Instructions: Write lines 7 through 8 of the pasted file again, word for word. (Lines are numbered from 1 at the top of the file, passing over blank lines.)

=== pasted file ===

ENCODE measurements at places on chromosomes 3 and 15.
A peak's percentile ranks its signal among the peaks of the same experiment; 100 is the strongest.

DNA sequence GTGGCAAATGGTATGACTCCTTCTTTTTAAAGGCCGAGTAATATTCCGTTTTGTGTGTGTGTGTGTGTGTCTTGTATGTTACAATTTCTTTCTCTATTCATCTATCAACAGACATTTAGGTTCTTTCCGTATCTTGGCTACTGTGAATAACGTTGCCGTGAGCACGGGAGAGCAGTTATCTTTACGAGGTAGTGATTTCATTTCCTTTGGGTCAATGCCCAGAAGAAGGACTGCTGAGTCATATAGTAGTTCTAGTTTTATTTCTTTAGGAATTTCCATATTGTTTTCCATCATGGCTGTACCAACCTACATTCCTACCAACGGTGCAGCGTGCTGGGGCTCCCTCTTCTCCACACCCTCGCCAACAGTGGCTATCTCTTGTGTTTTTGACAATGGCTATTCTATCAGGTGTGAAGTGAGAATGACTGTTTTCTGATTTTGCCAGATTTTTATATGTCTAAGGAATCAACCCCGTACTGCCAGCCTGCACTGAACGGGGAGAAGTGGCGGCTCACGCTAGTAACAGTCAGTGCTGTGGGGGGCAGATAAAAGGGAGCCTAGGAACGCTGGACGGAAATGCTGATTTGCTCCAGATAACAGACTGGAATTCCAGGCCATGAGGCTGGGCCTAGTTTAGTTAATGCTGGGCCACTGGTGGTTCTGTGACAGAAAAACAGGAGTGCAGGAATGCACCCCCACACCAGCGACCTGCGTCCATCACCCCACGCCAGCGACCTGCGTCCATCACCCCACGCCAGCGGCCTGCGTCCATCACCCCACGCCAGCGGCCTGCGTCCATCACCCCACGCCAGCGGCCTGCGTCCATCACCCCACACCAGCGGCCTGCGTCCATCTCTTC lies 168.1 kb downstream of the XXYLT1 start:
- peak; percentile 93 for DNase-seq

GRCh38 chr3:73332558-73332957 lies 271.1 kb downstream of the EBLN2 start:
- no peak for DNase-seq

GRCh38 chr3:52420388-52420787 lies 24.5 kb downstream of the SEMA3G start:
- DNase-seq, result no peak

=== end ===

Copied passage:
GRCh38 chr3:52420388-52420787 lies 24.5 kb downstream of the SEMA3G start:
- DNase-seq, result no peak